My package came. I opened it, and as expected, out came a matte blue kids video camera. I haven’t been so excited in my life.
If you haven’t heard the Intel Play story, it’s worth a few seconds. Trying to make ground on the interface barrier between kids and technology, the Intel Play division was making some pretty spiffy little products engineered for the kid form factor. At affordable prices (all under $100), they were selling like hotcakes.
Just at the tipping point, their parent organization, the Connected Products Division proved unable to turn a profit, and was terminated. The Play Division, being dependent on core materials from its parent, was also shut down.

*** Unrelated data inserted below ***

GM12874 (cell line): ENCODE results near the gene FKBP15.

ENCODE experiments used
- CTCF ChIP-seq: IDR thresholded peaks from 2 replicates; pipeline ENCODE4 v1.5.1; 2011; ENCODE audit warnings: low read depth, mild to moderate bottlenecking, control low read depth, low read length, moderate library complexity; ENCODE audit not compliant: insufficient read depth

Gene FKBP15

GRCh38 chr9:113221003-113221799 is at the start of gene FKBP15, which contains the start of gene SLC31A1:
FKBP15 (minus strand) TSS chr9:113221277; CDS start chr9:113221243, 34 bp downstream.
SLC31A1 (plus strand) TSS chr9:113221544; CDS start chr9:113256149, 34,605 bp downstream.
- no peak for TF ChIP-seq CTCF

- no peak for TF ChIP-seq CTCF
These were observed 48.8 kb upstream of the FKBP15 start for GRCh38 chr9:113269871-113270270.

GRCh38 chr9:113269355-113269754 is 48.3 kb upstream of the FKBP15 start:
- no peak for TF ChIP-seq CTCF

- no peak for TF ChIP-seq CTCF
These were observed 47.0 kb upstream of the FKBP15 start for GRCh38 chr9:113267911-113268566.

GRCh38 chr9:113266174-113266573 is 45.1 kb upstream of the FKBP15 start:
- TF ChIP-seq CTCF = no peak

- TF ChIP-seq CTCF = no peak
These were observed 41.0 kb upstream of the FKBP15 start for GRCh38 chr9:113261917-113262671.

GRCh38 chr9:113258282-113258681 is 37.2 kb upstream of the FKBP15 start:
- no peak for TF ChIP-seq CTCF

That’s just about the point that most of my friends heard about the Digital Movie Creator, a tiny video camera in the Intel Play line. It records 320×200 full motion video at 10 frames/second for 4 minutes. It uses a CMOS instead of a CCD which degrades the quality significantly (more tech specs here). Despite all of these inhibiting qualities, at closeout-reduced rate of $30, it’s the cheapest portable video technology in the world. While supplies last, you can still purchase your own direct from Intel.
The quality is better than what you might expect for web content. Which is to say, had the product continued to market, I’m sure there would have been a fashionable version for slightly older kids (like me), hoping to capture explicitly the weblog audience. Audiovisceral.net is a video weblog run by a fellow Media Lab student that is trying to take advantage of this gadget to produce video content on a regular basis. We’ll see how much of mine actually makes it into public form. At the moment, I’m having a good time just making funny noises and contorting my face. But maybe that’s just the bright blue camera speaking.